Given the standard of contemporary home-studio kit, ‘bedroom recorded’ needn’t always translate as hugely inferior sound. The latest album from the terrifically named Elvis Depressedly is defiant in the face of technical advance, however, and sometimes sounds as if its creators, Mat Cothran and Delaney Mills, took a four-track to the outside toilet whenever the latch was up, with little more than a Maplin drum machine, a charity shop acoustic and an AM radio to hand.
As low in mood as it is in fidelity, ‘New Alhambra’, a brief nine-song collection from the North Carolina pairing, opens with its most intriguing, effective and, by gosh, cleanly produced offering, ‘Thou Shall Not Murder’. Announced by a snippet of ghoulish cartoon babble, the haunting track loafs forward with a languidly funky rhythmic drawl and softly droning root notes as singer Cothran summons a disturbing sadness to his biblical edict.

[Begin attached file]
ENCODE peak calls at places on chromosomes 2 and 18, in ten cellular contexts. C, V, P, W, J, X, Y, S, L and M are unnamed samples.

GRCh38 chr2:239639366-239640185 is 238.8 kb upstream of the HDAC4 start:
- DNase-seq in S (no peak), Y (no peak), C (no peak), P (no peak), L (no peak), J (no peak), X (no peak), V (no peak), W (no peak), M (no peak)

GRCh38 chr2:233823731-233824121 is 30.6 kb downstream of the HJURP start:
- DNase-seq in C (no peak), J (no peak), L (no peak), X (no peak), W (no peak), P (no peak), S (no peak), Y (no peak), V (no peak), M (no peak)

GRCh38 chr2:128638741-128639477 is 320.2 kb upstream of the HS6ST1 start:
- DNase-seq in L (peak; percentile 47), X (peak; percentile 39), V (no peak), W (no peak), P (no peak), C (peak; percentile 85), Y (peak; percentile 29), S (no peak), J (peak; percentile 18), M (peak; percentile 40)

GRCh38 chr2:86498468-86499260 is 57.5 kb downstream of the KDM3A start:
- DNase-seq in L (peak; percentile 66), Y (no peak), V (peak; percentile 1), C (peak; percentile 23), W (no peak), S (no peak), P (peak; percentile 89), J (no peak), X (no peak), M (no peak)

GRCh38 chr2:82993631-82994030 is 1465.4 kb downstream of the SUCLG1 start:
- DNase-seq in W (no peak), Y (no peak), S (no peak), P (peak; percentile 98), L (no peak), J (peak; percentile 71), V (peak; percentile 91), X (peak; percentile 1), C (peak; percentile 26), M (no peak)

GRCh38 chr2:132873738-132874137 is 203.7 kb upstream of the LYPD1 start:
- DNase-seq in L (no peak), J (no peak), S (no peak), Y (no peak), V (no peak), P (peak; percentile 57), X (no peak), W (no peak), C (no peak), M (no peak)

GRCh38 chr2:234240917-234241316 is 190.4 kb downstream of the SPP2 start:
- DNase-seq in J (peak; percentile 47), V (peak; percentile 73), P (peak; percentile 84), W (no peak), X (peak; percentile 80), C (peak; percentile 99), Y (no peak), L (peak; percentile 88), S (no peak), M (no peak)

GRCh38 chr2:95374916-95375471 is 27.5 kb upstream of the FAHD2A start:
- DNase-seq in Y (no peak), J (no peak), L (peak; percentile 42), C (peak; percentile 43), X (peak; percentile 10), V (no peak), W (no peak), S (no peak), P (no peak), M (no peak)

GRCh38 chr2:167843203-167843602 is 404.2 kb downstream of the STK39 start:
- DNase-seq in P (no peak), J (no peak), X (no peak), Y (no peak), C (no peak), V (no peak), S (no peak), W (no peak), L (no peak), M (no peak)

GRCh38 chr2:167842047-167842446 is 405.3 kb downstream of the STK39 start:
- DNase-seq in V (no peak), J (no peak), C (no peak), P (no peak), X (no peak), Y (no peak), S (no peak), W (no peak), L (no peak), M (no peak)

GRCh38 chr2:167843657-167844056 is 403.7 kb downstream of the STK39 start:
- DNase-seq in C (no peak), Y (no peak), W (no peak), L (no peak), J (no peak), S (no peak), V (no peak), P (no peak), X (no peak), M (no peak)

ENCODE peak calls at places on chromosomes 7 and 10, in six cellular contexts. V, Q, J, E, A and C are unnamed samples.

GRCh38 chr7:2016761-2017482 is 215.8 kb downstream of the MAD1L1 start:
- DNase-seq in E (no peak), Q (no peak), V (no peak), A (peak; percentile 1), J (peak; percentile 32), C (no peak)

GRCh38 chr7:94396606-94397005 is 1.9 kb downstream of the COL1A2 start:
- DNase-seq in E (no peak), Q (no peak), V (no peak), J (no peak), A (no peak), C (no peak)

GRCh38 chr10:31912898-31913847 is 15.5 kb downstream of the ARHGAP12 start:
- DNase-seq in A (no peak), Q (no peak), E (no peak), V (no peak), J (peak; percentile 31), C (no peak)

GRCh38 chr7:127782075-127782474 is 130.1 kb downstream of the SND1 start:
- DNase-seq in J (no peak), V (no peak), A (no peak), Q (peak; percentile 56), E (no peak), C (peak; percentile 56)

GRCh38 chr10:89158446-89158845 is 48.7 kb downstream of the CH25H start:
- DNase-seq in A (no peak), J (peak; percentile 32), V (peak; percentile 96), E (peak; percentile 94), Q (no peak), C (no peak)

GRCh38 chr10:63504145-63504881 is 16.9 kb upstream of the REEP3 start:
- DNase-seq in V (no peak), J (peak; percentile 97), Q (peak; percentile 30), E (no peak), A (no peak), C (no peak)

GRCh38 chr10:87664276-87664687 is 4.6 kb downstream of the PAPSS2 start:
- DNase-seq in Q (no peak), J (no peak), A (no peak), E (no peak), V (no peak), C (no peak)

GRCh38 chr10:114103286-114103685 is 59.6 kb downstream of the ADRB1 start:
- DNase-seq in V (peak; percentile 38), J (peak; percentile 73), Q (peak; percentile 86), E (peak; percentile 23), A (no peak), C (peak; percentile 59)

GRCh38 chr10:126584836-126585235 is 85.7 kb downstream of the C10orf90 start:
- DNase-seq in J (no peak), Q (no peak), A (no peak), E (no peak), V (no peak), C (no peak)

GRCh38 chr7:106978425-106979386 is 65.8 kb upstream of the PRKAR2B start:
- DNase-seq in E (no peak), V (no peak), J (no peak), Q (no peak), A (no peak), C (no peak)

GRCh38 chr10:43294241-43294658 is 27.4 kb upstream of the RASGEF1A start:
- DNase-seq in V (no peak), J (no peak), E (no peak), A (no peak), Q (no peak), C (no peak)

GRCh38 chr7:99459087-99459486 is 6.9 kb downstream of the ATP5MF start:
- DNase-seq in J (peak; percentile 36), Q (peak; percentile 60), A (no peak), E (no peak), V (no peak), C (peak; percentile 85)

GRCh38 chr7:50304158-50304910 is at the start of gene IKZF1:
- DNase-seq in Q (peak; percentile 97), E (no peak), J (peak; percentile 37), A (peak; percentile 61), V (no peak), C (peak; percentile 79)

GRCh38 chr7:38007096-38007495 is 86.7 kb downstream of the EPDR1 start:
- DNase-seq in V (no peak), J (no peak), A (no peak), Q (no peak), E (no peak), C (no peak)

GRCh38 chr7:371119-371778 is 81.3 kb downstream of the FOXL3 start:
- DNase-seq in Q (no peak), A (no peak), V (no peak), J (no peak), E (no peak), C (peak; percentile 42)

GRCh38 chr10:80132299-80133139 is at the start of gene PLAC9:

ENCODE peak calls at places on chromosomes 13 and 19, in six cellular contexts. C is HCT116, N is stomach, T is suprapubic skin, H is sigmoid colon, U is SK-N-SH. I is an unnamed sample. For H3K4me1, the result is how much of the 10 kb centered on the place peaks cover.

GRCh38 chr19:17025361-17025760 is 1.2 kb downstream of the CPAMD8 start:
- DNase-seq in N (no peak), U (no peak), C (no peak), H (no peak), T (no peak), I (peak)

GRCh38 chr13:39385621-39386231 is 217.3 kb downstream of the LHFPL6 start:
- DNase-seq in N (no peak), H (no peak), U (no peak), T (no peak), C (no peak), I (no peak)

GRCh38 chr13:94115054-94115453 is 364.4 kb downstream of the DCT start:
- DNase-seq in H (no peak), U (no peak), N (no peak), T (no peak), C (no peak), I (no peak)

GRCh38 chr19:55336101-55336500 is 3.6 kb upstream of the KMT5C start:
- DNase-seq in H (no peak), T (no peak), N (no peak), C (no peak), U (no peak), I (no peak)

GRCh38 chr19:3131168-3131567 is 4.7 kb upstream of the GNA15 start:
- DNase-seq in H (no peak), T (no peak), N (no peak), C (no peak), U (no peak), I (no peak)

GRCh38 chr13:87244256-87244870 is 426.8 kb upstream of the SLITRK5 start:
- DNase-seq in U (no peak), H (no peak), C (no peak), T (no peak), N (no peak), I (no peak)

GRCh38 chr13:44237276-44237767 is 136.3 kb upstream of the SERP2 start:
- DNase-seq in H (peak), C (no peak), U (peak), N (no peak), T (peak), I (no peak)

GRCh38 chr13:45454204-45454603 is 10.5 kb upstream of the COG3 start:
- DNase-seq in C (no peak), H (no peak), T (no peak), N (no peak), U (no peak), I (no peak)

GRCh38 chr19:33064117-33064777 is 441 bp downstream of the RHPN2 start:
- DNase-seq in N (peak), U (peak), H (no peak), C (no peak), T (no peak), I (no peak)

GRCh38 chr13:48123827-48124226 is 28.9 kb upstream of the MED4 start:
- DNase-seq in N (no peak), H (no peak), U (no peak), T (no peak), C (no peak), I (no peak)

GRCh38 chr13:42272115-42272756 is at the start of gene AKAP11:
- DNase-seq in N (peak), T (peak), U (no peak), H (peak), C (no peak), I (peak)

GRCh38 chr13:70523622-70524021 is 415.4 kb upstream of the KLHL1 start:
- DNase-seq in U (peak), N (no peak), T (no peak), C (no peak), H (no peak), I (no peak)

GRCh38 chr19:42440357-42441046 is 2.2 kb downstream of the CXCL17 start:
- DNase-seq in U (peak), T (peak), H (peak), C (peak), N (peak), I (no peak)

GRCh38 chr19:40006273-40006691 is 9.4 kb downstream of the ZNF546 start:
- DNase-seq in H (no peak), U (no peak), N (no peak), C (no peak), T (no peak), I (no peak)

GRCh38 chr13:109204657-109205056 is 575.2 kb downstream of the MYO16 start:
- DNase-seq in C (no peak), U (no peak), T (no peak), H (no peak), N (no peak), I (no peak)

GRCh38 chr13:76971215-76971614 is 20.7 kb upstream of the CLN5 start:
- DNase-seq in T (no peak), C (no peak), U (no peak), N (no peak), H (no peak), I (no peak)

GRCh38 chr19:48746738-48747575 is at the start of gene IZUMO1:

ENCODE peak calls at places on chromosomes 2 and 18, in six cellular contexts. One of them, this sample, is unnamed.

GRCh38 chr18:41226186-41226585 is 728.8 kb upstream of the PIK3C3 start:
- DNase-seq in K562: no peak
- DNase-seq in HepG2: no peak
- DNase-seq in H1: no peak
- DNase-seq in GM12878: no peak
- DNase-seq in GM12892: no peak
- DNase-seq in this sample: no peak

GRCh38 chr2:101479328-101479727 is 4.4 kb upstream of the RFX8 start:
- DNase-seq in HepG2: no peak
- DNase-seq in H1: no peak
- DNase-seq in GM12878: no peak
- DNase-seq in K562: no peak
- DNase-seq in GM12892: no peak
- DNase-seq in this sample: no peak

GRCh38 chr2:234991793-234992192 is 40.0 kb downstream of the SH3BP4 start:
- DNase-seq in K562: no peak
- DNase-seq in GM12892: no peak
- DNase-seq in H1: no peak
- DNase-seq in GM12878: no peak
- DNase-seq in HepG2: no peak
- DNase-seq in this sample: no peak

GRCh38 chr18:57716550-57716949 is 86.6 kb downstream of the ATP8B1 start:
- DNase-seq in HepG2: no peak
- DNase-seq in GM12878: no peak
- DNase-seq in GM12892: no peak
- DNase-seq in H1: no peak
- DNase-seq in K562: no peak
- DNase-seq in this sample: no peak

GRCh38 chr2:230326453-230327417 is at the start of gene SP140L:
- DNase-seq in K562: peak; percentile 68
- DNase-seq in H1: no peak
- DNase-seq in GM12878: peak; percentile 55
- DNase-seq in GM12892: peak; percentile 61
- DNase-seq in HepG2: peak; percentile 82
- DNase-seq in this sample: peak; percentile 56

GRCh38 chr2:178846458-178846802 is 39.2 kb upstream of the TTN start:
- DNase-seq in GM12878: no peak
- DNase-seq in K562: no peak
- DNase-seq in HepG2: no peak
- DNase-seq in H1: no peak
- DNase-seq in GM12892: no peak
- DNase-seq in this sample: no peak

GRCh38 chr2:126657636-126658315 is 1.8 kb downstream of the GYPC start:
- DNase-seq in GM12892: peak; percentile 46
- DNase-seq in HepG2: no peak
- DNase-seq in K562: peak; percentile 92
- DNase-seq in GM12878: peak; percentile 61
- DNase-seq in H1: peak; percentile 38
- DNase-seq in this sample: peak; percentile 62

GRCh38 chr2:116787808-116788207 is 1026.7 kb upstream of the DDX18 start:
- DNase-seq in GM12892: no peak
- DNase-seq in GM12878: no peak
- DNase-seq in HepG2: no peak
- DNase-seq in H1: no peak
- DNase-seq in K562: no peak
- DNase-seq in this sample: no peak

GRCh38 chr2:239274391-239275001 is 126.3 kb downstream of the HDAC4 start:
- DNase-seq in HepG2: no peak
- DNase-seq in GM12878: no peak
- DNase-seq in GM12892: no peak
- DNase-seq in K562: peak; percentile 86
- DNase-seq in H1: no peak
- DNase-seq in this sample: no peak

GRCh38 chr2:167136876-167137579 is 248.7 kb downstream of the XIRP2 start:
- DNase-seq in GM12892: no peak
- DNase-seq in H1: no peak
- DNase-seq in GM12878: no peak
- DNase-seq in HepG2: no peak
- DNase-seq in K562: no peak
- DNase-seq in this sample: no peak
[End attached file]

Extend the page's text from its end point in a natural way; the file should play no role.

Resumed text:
You get the sense that there’s more lyrical intrigue and melancholy reflection on the tracks that follow, but Cothran’s rickety deadpan vocal, soaked in chorusy effects, frequently melts into mere component of the tranquilised arrangements and instrumental wist. That the likes of ‘Bruises (Amethyst)’ and the deathly atmospheric title track retain momentum is mainly down to Mike Roberts’ structured basslines, which prop up the drowsy meanderings like the sober half of a couple trying to make it to the night bus. Album closer, ‘Wastes Of Time’, brings some zip back into play, being a catchily contemplative, if straightforward, strum-along that will surely soundtrack a quirky US indie flick before the year’s out. “There’s so much more to life, than all these wastes of time” sings Cothran and, other than ‘New Alhambra’’s superior bookends, it’s an apt sentiment here.